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By Paul Fairfield

From Nietzsche's pronouncement that "God is dead" to Camus' argument that suicide is the elemental query of philosophy, the concept that of demise performs a huge function in existential phenomenology, attaining from Kierkegaard to Heidegger and Marcel.

This e-book explores the phenomenology of loss of life and gives a different means into the phenomenological culture. Paul Fairfield examines the next key topics:

the sleek denial of dying Heidegger's very important thought of 'being-toward-death' and its centrality in phenomenological rules, comparable to authenticity and lifestyles the philosophical importance of loss of life rituals: what explains the crucial towards ritual round dying, and what's its function and which means? demise in an age of secularism the philosophy and ethics of suicide loss of life as a secret instead of a philosophical challenge to be solved the connection among desire and death.

Death: A Philosophical Inquiry is key interpreting for college kids of phenomenology and existentialism, and also will be of curiosity to scholars in comparable fields similar to faith, anthropology and the clinical humanities.

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Extra info for Death: A Philosophical Inquiry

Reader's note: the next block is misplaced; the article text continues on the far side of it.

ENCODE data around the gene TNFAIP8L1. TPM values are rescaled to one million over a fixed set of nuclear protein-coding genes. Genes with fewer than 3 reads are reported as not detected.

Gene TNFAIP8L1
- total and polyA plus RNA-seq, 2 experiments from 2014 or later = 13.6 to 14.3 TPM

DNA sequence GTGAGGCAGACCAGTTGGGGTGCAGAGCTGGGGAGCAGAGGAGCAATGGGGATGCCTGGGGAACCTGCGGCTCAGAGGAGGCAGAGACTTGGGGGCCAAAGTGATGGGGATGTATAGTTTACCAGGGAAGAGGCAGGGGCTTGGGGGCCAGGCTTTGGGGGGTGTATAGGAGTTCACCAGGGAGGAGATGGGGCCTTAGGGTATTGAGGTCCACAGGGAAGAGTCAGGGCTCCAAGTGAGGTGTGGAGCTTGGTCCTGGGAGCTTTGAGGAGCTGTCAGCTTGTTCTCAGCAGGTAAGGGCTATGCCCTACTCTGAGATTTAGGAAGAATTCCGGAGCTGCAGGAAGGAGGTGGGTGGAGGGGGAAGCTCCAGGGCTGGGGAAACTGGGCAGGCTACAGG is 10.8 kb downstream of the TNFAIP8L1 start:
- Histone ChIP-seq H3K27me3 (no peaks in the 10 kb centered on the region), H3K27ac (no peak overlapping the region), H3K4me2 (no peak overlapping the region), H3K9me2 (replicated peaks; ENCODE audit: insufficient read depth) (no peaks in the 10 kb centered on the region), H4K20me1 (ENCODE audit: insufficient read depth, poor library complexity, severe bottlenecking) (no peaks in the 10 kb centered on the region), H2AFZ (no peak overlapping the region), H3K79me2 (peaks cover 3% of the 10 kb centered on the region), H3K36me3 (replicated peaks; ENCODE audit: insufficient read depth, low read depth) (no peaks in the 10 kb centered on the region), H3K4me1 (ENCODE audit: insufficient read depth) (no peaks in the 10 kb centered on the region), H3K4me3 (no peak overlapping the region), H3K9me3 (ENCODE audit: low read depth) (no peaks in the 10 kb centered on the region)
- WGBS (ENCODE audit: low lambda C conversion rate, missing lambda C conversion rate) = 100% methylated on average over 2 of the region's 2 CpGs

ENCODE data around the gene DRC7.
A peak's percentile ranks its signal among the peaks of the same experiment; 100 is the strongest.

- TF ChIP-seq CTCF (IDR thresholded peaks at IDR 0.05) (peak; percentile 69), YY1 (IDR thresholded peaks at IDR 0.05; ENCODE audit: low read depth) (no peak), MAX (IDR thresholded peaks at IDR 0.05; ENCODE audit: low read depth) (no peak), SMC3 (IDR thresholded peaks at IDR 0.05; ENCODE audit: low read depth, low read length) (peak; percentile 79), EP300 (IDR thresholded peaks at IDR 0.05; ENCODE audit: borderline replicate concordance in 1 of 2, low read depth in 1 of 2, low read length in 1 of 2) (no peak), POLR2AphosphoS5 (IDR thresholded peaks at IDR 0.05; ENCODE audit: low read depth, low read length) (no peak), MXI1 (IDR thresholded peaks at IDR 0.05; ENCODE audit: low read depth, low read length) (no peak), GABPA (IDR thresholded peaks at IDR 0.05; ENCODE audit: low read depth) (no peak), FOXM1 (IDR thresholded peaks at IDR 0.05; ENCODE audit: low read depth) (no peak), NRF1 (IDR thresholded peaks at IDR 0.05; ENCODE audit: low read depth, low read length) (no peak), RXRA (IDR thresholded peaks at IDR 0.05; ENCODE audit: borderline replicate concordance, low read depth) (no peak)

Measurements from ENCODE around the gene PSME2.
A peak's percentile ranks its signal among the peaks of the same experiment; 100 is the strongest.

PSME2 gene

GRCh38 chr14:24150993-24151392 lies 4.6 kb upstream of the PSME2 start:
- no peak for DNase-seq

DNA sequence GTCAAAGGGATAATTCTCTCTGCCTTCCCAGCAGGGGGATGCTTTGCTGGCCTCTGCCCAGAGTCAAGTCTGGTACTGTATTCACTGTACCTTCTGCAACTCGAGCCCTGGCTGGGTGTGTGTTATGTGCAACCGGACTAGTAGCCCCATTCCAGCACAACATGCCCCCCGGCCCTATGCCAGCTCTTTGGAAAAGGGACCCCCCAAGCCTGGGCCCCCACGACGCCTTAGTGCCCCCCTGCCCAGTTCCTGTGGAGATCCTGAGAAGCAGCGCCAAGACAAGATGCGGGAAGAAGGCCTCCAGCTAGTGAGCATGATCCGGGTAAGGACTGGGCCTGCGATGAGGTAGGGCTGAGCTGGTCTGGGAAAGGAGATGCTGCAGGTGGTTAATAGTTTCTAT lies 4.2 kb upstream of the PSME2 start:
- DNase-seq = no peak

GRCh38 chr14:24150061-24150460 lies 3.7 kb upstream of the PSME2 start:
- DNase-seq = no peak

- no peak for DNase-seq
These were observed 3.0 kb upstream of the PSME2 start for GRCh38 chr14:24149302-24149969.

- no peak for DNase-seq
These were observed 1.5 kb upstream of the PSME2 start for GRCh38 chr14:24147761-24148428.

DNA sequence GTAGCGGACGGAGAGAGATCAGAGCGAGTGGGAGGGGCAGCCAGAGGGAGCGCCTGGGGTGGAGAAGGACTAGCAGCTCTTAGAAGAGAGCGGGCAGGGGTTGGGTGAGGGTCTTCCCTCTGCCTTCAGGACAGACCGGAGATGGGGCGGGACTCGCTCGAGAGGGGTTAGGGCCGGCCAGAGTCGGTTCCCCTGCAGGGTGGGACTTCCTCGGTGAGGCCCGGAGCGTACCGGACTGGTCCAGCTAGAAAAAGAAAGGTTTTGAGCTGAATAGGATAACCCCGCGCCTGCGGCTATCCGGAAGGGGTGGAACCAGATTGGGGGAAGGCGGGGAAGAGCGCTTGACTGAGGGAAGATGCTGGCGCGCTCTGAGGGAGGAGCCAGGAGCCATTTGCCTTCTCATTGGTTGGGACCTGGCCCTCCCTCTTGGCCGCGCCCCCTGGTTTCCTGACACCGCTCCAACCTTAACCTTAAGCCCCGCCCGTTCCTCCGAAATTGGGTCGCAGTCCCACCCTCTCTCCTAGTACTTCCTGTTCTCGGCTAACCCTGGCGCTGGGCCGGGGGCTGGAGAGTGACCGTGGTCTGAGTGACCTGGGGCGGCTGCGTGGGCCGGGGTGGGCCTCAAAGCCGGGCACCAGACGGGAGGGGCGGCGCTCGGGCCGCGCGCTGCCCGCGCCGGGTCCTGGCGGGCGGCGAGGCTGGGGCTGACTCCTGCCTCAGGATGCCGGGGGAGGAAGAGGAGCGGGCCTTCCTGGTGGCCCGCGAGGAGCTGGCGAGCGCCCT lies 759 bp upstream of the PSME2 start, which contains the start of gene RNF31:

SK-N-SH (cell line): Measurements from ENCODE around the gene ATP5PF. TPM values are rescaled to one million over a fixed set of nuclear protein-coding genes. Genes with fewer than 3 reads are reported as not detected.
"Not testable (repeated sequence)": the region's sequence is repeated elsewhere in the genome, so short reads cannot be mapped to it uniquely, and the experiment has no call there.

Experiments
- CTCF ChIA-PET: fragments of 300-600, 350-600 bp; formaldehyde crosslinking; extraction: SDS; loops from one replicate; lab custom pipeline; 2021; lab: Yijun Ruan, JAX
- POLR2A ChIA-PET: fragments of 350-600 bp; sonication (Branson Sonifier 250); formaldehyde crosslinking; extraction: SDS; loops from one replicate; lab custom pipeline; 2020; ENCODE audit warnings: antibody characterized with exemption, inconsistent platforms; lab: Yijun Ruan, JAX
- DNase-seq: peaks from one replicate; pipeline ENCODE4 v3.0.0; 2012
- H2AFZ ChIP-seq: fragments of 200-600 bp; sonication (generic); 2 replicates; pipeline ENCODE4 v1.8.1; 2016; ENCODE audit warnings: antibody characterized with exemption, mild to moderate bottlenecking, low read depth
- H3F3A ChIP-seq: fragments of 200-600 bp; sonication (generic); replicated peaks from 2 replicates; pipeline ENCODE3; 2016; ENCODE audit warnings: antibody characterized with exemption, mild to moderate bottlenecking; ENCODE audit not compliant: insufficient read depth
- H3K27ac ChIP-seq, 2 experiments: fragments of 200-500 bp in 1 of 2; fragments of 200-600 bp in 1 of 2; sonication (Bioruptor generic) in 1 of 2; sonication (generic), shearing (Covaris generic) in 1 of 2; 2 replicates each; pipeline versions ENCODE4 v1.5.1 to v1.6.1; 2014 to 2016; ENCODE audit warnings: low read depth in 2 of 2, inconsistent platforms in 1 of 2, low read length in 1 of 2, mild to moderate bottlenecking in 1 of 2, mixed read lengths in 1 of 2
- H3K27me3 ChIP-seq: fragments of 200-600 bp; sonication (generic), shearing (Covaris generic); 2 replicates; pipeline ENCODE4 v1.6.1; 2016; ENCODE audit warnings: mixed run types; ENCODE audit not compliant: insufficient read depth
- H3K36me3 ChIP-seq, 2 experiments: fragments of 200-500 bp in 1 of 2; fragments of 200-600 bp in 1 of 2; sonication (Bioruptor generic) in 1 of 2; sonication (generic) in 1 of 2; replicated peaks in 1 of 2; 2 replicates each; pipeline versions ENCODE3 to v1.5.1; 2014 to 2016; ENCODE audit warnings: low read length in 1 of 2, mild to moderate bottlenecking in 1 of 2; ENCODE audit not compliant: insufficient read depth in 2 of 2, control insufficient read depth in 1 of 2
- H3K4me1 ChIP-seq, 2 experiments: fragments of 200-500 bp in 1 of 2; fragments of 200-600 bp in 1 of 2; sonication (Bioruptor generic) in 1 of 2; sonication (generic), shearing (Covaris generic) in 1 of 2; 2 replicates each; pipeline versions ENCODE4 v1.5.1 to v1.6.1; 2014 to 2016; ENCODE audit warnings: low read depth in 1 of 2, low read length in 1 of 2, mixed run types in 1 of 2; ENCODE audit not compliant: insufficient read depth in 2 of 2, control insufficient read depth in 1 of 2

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Ghost stories were popular, and whether believed in or not the idea that we observe time and again was that the dead are among us and must be reckoned with in some socially regulated form. Where the dead were imagined to be or what kind of existence they were thought to have is far from clear, but what is clear is that they were not gone and life and death were not antithetical states. This was not unique to Greco-Roman civilization. As Kellehear notes, “Most civilisations, including those in the Stone Age with evidence of otherworld journeys, did not view life and death in such contradictory, paradoxical terms.

It is a quality that can be cultivated at any time of life and is the source of whatever creativity of which we are capable. One turns within not only, and not primarily, as an escape from the world but precisely as a precondition of authentic engagement with it as well as what Marcus Aurelius in the Meditations called a “fountain of good”: “Turn within,” he urged. 24 The most sustained reflection on inwardness in the Western tradition, of course, comes from Kierkegaard, for whom the turn within is essentially an act of religion.

For that reason it does not know its own death, for to that we can give only a negative content. Thus there is nothing instinctual in us which responds to a belief in death. ’” Camus, The Myth of Sisyphus and Other Essays, 15. Tolstoy, “The Death of Ivan Ilych,” 280. Freud, “Thoughts for the Times on War and Death,” 78. Fyodor Dostoevsky, Notes from Underground, trans. M. Ginsburg (New York: Bantam Books, 1981), 152. Ortega y Gasset, Man and People, 55. Simon Critchley, How to Stop Living and Start Worrying (Malden: Polity, 2010), 51–2.

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